My rating: 3 of 5 stars to Dawn Kurtagich‘s And the Trees Crept In, a suspense and horror novel that at points I wanted to give a 5, but at others, a 1. It was insanity wrapped up in a bowl of champagne (pure delight which I love) spoiled by mushrooms (the devil’s lurid food which I ate) and so forth. I settled on a 3… but not convinced of it.
Silla and Nori show up on their aunt’s doorstep far away from their parents’ home, claiming their mother sent them for a visit. Aunt Cath finds it strange and worries that “he’ll never let them leave,” thus beginning the horror and suspense. As time progresses, Cath begins to go crazy and the trees that surround the house (initially hundreds of feet away) start creeping closer day by day. They hear voices. They see ghosts. They fear World War 3 has begun. The mail stops. And then it gets even crazier… Cath tells them the “Creeper Man” has come back, but then she disappears to the attic where she paces the floor nightly. Suffice to say… nothing is what it seems, and the crazy continues until the last twenty pages when it all comes together. But the path there is quite confounding and elaborate. <>
The story is compelling. Two little girls frightened by either their imagination or something dark and real. But it happens every generation, just as it did to the girls’ mother and aunts. With each page, you feel the drama exploding and you are very intensely interested in what’s real and what’s blurry. You will definitely be drawn in by the characters and the plot.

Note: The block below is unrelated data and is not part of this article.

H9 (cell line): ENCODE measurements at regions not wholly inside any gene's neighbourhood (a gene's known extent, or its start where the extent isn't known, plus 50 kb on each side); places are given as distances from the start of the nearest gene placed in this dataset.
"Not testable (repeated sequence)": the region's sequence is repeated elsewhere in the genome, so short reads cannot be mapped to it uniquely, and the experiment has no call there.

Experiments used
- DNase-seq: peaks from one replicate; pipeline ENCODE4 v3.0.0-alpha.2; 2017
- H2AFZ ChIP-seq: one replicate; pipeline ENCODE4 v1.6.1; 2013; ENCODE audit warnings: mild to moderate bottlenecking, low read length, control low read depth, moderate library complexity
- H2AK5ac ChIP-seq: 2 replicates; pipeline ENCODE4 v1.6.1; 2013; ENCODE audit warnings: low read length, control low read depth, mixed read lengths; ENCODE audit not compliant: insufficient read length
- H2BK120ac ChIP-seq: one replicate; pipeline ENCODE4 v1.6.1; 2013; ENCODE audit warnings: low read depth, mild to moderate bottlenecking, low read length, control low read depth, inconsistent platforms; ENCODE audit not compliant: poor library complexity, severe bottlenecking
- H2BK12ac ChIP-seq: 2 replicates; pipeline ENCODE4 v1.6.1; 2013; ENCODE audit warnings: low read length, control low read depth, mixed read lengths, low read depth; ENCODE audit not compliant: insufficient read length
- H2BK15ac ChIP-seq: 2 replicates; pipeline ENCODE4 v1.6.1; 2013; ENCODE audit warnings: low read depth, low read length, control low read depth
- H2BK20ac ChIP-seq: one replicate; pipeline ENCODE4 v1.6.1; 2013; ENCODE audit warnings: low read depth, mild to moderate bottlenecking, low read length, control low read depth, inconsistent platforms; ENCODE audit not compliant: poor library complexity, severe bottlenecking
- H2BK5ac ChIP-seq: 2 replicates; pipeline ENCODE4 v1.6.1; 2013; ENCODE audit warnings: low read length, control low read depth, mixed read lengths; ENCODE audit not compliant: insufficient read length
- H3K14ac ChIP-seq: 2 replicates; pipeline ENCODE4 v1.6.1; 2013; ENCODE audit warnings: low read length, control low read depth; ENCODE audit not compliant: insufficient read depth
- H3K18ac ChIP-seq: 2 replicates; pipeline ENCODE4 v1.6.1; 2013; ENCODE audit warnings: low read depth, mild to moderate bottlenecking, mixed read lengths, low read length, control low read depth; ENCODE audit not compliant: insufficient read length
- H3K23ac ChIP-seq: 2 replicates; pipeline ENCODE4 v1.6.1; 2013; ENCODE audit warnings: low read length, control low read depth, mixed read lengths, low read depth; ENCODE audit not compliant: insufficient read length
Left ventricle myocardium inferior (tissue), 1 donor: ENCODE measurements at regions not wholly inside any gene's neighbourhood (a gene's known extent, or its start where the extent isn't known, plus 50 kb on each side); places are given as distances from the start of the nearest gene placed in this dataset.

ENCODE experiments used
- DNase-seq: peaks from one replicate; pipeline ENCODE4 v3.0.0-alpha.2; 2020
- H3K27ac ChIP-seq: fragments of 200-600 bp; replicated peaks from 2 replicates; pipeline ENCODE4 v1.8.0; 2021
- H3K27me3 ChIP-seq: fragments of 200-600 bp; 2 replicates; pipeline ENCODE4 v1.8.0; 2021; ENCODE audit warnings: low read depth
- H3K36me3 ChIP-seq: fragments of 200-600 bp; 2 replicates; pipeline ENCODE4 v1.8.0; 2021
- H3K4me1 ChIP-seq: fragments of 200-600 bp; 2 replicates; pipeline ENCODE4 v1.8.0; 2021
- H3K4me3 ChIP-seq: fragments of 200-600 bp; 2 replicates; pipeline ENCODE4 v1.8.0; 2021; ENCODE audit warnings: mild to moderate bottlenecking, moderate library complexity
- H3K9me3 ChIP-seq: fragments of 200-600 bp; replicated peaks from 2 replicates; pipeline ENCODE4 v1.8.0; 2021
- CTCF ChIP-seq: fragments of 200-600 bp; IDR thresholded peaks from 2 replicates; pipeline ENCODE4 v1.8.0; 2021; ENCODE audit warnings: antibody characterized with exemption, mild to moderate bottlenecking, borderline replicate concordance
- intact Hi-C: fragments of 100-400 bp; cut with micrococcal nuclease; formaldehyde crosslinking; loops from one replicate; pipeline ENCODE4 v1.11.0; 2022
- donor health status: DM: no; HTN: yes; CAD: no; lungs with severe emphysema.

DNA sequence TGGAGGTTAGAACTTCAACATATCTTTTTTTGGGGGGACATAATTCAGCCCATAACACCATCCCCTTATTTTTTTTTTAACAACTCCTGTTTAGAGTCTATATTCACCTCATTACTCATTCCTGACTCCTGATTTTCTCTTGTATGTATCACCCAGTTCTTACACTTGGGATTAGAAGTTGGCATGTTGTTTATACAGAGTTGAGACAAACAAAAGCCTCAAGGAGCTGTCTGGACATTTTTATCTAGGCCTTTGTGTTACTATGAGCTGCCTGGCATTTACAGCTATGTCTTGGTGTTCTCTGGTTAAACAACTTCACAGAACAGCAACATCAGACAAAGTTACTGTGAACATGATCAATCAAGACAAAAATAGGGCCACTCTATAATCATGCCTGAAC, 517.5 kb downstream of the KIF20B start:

Too little is left out. Until the end, you really don’t know the time frame of the story. Once you realize they are talking about World War 3, you realize it’s in the future, but uncertain how far. You know it’s in England, as they reference London a few times, but no real knowledge other than that. I believe it’s intentional, but I think it could have been done in a more clear way.
The formatting alters too frequently. Sometimes you are reading journal entries, sometimes you are reading narrative. The voice changes as character views change. I understand it’s intentional, and necessary in order to keep some of the story’s secrets, but I feel like it could have been done in a stronger way. For example (without giving away any secrets), more about what happened to the original young sisters should have been more dramatic, scary and eventful. We knew something happened, but not exactly what it was. If it had been more intense, the impact on the newer generation could have been more dramatic instead of erratic. Drama and suspense coming from reality is far more scary than something you know will end up being “made up.”
I found myself skimming the middle section a bit. It got repetitive. The editor should have cut about 25% of the middle to make room for true action and scare, instead of the over-use of the same words and dreams. It would have propelled the story much more, and likely created even more of a fear-factor. That said, it is still an interesting read, worth a gander for those who are fan of a mega twist, fear and the past-come-back-to-haunt-you. But go in with open eyes as you will read the same words over and over again until the point you need to word-vomit. I think that’s a new term… 🙂